Bree Williamson Wasn’t Prepared for Postpartum Emotions

01/29/2011 at 02:00 PM ET
Albert Michael/Startraks

Bree Williamson was prepared to welcome her baby boy McGreggor Edward, but she certainly wasn’t expecting all the emotions that soon followed.

“I was so shocked [about the postpartum depression],” the One Life to Live star, 31, tells ParentDish.

“When they described it to me in the hospital, they said you are either going to leave here happy or you’ll get it so bad you will need to go talk to somebody about it.”

In Williamson’s case, however, her experience included a bit of both after arriving home with McGreggor — whose moniker pays tribute to her mother’s maiden name — eventually leading to “three big cries a day” that lasted a week.

“I was so shocked to get these mood swings after I gave birth,” she admits. “You get upset when you get home and you start thinking, ‘Oh, my God, I have to go talk to a therapist because maybe I will become withdrawn.'”

Fortunately, Williamson didn’t have to look very far for help; She praises husband Michael Roberts for being a strong support system in the days after their son arrived.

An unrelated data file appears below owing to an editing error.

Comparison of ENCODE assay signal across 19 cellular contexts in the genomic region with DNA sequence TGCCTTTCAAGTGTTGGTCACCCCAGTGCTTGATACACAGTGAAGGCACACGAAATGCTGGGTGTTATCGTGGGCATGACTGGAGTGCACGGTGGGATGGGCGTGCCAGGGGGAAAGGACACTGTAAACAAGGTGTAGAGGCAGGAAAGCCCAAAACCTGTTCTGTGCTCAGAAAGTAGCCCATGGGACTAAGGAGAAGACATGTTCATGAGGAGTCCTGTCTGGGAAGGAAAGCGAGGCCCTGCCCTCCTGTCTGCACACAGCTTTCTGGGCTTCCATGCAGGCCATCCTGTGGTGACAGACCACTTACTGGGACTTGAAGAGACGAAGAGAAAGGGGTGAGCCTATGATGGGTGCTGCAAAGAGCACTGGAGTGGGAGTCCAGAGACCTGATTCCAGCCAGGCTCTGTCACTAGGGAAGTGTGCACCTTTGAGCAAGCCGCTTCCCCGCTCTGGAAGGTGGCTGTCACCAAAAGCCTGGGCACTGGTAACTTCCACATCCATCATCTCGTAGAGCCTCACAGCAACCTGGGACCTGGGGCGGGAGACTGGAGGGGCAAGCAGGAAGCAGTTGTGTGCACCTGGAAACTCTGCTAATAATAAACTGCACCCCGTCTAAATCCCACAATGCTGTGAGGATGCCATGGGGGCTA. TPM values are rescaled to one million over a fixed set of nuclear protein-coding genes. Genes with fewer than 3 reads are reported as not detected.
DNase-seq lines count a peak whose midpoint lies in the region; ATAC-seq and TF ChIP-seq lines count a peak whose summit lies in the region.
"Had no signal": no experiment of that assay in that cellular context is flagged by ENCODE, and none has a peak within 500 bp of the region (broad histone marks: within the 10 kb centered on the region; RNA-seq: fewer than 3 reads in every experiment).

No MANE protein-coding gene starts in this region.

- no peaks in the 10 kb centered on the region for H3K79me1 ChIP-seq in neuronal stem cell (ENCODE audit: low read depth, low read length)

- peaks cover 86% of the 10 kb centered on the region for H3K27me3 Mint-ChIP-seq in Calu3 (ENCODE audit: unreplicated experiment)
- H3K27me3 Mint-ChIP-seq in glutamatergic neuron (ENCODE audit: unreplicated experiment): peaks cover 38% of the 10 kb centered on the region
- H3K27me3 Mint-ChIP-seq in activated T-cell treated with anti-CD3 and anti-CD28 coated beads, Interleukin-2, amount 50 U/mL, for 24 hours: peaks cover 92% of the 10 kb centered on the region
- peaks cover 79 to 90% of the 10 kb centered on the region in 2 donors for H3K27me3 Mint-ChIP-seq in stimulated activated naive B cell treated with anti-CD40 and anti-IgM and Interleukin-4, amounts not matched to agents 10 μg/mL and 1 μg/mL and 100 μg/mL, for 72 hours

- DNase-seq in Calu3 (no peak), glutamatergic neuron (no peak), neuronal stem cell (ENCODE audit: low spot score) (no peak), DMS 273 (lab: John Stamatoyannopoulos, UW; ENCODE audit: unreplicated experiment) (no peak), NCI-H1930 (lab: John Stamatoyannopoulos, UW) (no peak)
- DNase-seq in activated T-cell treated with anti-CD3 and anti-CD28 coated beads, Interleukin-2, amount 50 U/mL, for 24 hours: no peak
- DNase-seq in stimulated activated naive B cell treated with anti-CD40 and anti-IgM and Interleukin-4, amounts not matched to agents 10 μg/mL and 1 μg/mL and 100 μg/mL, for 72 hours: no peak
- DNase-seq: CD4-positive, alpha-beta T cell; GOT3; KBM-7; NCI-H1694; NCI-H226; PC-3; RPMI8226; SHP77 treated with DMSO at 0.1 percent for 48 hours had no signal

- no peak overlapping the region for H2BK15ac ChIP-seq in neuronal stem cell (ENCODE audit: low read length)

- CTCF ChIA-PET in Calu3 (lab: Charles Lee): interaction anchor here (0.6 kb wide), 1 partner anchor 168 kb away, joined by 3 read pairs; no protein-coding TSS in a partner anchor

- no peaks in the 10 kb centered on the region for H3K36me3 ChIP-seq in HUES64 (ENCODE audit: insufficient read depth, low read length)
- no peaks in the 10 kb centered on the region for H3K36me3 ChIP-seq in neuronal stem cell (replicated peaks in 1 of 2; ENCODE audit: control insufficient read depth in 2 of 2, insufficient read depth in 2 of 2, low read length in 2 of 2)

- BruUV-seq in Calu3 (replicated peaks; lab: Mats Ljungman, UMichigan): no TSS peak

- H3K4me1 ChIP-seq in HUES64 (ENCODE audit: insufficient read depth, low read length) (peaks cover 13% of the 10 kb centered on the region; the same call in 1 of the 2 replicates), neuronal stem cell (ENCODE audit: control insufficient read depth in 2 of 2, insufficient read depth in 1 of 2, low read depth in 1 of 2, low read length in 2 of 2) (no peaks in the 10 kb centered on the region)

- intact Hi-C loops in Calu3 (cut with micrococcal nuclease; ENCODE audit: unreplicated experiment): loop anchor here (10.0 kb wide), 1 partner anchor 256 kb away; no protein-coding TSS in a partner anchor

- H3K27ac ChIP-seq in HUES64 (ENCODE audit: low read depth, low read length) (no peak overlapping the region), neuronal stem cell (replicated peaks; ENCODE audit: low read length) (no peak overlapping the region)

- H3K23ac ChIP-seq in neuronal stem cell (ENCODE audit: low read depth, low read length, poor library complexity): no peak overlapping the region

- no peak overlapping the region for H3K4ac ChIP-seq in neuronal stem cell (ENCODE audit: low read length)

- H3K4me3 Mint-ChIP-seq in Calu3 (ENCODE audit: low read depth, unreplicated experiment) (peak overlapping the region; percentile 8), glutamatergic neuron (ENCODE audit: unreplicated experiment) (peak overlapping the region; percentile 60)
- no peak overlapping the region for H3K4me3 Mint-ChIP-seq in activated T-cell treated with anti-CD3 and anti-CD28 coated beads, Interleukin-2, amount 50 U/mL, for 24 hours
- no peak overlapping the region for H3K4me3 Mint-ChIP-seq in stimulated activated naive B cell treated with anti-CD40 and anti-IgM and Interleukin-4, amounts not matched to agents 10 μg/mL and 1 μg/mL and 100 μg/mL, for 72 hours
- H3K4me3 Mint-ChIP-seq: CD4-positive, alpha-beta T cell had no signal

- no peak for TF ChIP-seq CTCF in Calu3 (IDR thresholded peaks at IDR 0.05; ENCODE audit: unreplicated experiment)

“My husband was there and he was great,” she says. “I had to remind myself, you are exhausted, too … I was having a great time with my son … but there was a period where I would just start crying for no reason.”

Now, with the family having settled into a routine, things are still tough, but 4-month-old McGreggor’s “awesome” smile makes the struggles worthwhile.

“It is really, really great, and, at the same time, really, really hard,” Williamson shares. “But I have to say it is so wonderful and I am having a great time.”

– Anya Leon

FILED UNDER: News , Parenting

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Sarah on

I cringe about the people who say PPD isn’t “real” even my Dad won’t admit it’s real. I was one of those people who insisted it was more the Mom’s fault for shutting herself away after birth. I was so excited when I had my son because I had waited for 5 yrs to conceive and just knew it would be wonderful.. when my Midwife spoke to me about PPD I blew it off because I just knew it was going to be perfect since I wanted my child so much.

Well 3 weeks in I had a meltdown and I never did come out of it until 6 months later. PPD is so very real and I am glad to hear women speak out about it more.

cris on

Just from the information that is presented in this article, this seems to be a slap in the face to woman who really have/continue to suffer from ppd for longer than one week after their baby is born.

Holiday on

That must be so awful to have ppd, im sure you feel very alone and ashamed to admit it. I was worried about ppd with both of my kids, but luckily I never had it at all.

Amanda on